Day One in Davos

A roundup of financial news and highlights coming out of the World Economic Forum Annual Meeting in Davos, Switzerland.

Chinese President Xi channels his best Abe Lincoln: We now live in a world where the Chinese President Xi Jinping spends the day lecturing the world on inclusiveness and government “of the people, by the people, for the people” while US President-elect Donald Trump spends his time tearing down a civil rights hero and trying to convince people to pay to attend his inauguration. Strange days indeed.

Despite electoral evidence to the contrary...: During a panel on the future of monetary policy, it was pretty fascinating that nearly everyone in the room accepted as a given that the extraordinary monetary policies deployed during the financial crisis “worked.” Good thing Anthony Scaramucci, the founder of Skybridge Capital who will serve as Director of the Office of Public Liaison and Intergovernmental Affairs in the Trump administration, was on hand to remind everyone that while those monetary policies might have worked for the global elites, they didn’t work for the people who voted for Brexit, elected Donald Trump and will soon be voting in places like France and Germany.

Trump to bail out Mexico?: During that same panel on monetary policy, Carlyle Group co-founder and co-CEO David Rubenstein explained the threat a strong dollar poses to countries and corporations that took out loans in US dollars, but are working to repay them in their local currencies. Rubenstein even floated the idea that Mexico would be unable to repay its debts and might need to be bailed out by the Trump administration. "Maybe Mexico will be bailed out and pay for it themselves, just like the wall," wisecracked Wall Street Journal Editor-in-Chief Gerard Baker.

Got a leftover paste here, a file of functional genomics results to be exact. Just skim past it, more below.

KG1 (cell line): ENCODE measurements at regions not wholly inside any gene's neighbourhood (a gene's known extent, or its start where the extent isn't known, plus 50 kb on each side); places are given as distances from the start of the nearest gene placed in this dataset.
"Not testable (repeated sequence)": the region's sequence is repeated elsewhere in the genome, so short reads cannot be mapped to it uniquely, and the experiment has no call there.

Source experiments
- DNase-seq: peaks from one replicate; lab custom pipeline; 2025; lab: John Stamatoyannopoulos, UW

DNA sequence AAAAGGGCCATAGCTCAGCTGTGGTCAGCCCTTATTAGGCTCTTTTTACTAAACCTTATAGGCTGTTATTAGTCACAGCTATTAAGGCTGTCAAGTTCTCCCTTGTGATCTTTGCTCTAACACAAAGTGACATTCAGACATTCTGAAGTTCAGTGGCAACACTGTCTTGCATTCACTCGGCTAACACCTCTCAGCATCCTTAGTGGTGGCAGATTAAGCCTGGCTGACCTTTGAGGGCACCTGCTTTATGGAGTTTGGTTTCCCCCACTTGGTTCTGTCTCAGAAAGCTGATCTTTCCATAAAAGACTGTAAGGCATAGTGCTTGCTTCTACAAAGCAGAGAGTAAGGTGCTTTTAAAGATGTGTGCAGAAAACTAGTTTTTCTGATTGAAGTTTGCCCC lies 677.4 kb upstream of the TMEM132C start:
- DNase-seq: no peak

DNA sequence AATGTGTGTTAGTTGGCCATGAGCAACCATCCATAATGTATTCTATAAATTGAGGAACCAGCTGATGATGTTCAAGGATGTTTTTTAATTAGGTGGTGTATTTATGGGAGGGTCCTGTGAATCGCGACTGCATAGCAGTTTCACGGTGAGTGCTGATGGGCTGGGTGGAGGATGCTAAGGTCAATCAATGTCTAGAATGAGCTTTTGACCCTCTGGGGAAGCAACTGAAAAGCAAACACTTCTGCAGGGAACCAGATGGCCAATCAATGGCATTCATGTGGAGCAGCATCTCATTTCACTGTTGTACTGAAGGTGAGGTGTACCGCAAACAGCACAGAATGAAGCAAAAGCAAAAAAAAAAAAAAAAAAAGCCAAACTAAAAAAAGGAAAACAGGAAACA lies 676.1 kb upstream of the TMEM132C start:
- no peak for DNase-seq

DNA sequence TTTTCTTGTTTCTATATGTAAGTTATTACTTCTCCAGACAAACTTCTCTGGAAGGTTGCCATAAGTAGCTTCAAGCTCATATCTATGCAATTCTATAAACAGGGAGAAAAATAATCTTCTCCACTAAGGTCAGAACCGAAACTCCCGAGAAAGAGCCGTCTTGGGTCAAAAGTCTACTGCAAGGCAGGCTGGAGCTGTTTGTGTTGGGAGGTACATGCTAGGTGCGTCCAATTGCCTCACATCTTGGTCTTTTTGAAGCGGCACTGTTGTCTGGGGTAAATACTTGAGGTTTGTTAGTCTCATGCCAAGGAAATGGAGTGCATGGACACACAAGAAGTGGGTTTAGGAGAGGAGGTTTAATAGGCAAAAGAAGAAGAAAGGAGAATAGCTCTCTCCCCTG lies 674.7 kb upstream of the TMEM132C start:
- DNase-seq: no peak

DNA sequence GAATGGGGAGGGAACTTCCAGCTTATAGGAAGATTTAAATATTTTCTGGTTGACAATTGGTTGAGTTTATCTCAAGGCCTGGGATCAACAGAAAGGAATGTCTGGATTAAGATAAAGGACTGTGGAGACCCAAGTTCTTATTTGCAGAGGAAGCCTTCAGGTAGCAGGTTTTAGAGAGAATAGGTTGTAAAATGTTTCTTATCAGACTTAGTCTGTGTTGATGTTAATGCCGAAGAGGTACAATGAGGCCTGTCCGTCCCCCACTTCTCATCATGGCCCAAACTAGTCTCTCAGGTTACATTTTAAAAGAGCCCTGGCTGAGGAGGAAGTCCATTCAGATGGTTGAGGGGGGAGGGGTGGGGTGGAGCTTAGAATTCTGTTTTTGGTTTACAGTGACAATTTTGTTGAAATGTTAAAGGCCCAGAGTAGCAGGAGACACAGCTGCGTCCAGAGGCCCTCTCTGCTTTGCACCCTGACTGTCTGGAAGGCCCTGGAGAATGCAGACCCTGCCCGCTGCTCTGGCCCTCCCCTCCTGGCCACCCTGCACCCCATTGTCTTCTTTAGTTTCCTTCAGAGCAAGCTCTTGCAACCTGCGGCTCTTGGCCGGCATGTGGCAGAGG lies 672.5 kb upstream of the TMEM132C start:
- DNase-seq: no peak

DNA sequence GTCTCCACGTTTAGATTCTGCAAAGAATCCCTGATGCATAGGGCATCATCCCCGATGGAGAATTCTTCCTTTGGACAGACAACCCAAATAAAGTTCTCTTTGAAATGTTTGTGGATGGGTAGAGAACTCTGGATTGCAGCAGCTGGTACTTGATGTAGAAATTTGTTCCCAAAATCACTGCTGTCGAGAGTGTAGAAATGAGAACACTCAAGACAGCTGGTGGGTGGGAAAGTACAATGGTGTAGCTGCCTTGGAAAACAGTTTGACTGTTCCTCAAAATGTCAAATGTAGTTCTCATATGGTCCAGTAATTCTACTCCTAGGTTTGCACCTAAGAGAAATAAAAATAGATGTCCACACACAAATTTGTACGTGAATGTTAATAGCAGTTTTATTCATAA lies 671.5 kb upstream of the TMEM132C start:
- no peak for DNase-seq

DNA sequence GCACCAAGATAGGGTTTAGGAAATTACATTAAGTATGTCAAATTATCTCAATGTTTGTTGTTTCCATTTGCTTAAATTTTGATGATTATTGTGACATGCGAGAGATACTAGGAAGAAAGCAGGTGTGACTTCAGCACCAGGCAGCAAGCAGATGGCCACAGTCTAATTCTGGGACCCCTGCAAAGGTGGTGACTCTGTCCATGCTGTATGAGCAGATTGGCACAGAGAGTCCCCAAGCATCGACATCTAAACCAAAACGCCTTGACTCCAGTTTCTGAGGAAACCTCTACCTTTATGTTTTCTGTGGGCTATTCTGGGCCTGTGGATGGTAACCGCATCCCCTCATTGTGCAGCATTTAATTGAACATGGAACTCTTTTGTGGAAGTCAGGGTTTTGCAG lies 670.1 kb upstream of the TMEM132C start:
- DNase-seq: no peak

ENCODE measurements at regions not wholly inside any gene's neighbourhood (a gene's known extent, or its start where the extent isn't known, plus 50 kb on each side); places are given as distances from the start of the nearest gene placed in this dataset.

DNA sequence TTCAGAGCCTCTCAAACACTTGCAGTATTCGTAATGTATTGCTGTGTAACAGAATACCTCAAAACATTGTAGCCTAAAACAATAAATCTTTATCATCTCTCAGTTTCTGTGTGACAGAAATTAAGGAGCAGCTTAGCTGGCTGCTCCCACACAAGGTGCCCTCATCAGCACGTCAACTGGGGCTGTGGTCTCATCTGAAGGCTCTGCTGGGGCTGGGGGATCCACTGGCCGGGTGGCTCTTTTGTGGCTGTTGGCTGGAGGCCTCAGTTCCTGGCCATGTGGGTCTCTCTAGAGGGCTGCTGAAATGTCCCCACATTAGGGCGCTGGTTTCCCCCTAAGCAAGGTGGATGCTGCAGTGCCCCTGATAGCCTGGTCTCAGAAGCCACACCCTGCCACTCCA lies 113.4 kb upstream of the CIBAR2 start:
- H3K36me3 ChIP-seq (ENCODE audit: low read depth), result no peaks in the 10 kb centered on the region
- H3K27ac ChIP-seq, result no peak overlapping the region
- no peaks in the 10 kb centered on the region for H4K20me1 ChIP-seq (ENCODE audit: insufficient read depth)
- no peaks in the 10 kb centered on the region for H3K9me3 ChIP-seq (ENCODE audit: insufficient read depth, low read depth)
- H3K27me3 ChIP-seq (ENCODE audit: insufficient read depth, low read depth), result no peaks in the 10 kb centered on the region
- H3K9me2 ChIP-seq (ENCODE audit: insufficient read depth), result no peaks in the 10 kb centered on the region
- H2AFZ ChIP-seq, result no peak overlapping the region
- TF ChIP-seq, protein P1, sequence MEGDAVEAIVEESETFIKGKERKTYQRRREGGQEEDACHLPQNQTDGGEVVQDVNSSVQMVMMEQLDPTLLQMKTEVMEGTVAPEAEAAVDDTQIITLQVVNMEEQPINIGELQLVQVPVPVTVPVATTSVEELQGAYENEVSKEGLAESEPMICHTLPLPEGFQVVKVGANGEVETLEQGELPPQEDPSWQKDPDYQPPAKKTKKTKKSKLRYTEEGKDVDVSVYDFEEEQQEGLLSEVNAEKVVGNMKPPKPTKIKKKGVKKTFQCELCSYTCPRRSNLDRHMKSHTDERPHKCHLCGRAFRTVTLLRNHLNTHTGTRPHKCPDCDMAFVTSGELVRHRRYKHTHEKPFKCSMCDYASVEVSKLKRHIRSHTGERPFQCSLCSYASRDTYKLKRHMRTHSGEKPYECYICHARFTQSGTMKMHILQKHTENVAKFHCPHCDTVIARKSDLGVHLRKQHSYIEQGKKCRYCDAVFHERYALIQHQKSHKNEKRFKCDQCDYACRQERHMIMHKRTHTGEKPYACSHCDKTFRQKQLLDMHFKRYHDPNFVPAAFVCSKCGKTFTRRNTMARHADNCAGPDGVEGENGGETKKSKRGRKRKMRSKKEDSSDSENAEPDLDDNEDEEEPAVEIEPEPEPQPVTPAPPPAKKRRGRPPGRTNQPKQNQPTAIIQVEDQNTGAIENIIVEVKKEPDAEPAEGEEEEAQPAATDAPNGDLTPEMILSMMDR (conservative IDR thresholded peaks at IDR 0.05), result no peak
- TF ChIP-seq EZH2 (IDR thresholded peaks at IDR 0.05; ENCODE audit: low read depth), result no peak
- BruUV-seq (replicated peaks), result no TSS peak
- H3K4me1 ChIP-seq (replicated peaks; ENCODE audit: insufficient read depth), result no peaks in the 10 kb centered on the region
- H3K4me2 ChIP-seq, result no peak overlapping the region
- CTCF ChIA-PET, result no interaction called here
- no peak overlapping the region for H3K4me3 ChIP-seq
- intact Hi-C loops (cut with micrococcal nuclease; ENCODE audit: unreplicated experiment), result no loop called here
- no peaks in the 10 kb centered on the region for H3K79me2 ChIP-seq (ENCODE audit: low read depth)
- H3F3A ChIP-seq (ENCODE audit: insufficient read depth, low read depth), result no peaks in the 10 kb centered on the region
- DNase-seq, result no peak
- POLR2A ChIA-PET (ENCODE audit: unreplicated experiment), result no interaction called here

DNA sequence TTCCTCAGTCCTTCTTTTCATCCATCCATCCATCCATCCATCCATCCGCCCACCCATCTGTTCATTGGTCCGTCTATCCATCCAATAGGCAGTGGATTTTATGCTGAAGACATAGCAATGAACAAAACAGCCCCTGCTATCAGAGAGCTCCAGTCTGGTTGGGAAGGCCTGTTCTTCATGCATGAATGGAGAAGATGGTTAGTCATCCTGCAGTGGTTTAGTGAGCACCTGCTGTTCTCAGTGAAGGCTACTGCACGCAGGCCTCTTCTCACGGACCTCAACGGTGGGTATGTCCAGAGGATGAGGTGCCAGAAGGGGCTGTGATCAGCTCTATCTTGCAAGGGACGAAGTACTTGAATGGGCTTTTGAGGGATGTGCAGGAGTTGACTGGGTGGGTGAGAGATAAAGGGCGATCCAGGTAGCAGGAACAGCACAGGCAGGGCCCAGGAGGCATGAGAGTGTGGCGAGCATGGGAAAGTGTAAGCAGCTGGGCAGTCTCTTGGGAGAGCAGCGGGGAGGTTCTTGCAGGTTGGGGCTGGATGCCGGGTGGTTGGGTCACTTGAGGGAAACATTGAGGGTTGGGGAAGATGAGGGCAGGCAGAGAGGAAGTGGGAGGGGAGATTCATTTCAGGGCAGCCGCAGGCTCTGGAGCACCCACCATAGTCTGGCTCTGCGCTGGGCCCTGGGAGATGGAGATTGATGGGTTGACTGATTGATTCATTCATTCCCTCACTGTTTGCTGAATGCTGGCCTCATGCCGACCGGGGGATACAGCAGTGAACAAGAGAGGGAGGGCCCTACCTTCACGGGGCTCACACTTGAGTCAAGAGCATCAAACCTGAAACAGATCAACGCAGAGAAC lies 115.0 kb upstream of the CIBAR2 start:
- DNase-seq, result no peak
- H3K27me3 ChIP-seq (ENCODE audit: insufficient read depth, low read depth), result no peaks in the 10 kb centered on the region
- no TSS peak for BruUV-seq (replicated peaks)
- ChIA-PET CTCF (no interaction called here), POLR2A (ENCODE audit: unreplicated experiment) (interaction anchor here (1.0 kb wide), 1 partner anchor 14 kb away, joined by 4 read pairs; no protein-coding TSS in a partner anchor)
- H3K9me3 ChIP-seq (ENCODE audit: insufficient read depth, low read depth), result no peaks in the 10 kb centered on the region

The Future of FinTech: Technology always has - and always will - disrupt the way financial services firms conduct their business. However, who would have predicted an era where firms' thirst for fintech development talent would affect the manner in which firms constructed employment contracts with their employees. Deutsche Bank CEO John Cryan explained during the Future of Fintech panel: "We are a multinational cooperation. That is not an institution at which all young people aspire to work these days. ... They want a different employment contract than a simple employer-employee relationship. They are much more fluid and sometimes they want some equity, so we work with them as a third-party, but with some degree of exclusivity. We can capture the intellectual properly without necessarily formally employing the individual."

Anne Richards, chief executive of M&G Investments, shared her insight on the role technology plays in markets and drew a very interesting plumbing analogy about the "pipes" that represent the existing strucutre of the financial system and the "water" that represents the data - rather than the money - that flows through the pipes. And with banks collecting more and more data on customers, Richards believes there is a hole in financial regulation with regard to how data is protected. "I don't think any regulator has their head around this yet," Richards explained. "Data regulation and financial regulation are converging more and more, and we have no setup as of yet that really brings those two together."